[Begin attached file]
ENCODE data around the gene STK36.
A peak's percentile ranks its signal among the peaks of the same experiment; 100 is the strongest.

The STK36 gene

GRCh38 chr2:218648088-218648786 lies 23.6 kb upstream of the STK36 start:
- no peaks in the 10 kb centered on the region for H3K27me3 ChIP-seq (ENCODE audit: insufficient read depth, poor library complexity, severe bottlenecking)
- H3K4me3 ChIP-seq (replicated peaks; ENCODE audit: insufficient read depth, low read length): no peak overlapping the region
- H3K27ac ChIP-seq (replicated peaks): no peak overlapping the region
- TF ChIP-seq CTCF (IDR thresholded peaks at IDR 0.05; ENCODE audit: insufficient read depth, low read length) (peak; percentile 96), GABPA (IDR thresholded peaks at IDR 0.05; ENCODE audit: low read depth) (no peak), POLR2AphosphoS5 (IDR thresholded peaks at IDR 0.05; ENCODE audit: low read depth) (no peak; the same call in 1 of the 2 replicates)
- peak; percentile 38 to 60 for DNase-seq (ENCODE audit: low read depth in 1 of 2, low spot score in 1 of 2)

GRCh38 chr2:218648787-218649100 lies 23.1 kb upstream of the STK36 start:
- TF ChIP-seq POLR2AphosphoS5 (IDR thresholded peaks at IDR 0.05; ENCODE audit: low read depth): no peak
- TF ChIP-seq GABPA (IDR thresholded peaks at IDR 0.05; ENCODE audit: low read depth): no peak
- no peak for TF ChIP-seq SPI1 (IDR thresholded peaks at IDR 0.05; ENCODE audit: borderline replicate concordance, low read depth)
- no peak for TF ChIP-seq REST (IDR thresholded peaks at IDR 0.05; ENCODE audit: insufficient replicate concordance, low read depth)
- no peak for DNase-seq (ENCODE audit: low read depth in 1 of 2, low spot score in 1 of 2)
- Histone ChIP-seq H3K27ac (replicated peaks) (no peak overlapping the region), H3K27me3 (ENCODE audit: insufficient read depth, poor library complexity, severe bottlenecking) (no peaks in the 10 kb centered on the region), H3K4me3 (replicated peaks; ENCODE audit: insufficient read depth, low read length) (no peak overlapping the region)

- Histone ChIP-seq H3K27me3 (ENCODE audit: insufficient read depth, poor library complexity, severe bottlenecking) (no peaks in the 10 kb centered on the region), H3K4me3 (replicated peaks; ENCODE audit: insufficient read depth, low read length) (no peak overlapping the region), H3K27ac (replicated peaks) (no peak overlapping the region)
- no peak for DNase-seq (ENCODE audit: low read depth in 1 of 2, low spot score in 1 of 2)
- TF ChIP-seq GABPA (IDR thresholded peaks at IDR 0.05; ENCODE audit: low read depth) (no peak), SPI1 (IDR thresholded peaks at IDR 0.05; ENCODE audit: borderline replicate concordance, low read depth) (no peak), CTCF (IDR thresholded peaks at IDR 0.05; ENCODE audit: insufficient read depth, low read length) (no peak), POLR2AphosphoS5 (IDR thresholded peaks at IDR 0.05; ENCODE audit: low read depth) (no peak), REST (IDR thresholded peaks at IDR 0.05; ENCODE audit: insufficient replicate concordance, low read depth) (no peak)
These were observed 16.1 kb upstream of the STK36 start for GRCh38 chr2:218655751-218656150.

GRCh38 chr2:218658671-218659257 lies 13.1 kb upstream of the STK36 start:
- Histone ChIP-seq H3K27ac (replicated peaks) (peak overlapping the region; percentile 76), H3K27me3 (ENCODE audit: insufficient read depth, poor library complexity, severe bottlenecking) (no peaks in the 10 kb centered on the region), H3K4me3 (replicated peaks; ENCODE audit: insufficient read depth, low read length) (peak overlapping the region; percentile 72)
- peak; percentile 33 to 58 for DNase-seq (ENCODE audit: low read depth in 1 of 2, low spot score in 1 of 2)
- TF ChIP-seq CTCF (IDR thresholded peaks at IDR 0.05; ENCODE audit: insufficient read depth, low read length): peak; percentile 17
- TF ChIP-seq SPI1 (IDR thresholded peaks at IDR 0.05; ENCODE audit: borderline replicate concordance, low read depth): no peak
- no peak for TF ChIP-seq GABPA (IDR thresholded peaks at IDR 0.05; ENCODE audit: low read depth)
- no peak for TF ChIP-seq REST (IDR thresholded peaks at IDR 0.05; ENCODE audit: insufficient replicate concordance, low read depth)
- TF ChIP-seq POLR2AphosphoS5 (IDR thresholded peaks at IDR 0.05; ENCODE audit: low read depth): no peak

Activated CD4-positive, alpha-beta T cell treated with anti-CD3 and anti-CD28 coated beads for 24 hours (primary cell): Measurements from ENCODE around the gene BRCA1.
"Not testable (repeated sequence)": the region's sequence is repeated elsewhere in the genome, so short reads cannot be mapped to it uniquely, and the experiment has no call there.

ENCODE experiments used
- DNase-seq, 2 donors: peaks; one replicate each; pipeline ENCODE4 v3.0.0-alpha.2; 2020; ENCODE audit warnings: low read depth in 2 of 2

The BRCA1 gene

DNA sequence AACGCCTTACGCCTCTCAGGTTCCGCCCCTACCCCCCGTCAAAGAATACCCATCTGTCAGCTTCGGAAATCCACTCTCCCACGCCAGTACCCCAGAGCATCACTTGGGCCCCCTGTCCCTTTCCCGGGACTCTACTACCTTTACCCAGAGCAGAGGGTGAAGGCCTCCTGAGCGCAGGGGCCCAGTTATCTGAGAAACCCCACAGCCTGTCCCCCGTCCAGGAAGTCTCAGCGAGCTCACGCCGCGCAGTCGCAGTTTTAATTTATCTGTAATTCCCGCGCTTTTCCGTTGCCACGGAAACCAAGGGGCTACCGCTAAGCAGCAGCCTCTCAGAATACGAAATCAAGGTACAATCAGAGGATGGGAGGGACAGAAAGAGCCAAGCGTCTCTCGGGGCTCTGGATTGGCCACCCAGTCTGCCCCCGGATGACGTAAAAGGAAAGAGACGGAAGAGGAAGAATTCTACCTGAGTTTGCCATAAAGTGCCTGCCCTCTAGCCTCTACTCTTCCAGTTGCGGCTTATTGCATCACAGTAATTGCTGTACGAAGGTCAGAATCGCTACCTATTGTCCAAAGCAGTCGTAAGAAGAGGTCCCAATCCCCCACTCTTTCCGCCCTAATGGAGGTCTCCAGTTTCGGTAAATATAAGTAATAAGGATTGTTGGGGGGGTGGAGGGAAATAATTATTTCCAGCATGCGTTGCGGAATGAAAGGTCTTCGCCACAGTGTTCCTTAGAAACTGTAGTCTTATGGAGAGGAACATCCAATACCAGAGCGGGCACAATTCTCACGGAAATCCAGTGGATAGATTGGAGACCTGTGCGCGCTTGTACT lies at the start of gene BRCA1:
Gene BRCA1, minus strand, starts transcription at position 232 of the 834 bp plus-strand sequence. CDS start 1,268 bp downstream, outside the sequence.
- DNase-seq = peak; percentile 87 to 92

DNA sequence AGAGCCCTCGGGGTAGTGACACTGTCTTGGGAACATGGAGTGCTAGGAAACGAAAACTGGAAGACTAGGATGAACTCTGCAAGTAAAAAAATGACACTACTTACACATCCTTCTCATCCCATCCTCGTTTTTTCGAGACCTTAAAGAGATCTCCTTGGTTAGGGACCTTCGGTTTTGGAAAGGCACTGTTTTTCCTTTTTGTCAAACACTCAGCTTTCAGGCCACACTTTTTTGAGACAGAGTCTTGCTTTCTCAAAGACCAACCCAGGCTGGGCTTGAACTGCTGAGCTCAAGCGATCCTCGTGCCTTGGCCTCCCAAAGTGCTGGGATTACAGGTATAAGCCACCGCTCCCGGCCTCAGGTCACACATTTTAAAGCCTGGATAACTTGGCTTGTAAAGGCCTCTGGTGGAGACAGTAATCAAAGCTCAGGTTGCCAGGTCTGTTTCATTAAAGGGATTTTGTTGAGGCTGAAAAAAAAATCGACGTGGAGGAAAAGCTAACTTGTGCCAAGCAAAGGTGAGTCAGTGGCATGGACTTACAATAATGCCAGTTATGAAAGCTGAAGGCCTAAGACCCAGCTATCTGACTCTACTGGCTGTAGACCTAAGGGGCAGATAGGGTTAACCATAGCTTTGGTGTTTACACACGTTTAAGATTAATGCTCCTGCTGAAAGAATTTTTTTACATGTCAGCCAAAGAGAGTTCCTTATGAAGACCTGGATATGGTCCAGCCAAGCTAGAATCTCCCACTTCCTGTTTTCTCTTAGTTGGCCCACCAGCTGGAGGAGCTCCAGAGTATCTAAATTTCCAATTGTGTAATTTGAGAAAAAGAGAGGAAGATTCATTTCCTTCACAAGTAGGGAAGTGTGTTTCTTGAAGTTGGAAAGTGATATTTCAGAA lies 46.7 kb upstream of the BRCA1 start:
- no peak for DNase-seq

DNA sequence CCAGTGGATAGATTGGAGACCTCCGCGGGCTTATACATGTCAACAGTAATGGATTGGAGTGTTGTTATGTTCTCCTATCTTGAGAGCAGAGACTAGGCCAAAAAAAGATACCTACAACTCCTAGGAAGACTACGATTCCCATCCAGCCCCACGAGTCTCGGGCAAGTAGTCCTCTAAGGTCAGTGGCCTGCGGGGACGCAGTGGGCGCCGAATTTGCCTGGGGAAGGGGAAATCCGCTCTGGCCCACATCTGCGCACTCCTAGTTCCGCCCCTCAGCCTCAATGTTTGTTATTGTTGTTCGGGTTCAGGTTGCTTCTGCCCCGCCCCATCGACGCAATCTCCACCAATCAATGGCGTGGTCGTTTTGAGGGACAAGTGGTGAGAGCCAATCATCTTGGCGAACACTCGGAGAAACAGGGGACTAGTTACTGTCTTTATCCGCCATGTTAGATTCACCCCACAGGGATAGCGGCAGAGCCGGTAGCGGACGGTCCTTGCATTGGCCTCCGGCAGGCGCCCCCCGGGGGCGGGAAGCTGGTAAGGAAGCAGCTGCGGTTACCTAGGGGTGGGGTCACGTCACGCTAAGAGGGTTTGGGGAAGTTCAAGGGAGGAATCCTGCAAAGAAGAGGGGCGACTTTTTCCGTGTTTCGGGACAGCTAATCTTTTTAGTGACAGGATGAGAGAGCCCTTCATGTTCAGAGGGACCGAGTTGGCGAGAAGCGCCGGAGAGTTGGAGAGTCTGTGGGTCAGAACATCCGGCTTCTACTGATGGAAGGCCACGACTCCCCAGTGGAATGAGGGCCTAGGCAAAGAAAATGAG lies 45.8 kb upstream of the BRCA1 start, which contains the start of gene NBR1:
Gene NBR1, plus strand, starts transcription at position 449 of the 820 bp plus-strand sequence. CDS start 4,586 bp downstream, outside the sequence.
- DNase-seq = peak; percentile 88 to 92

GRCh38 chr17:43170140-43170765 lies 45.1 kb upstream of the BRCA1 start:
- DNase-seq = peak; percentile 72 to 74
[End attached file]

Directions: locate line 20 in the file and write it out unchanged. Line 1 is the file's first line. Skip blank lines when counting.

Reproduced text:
These were observed 16.1 kb upstream of the STK36 start for GRCh38 chr2:218655751-218656150.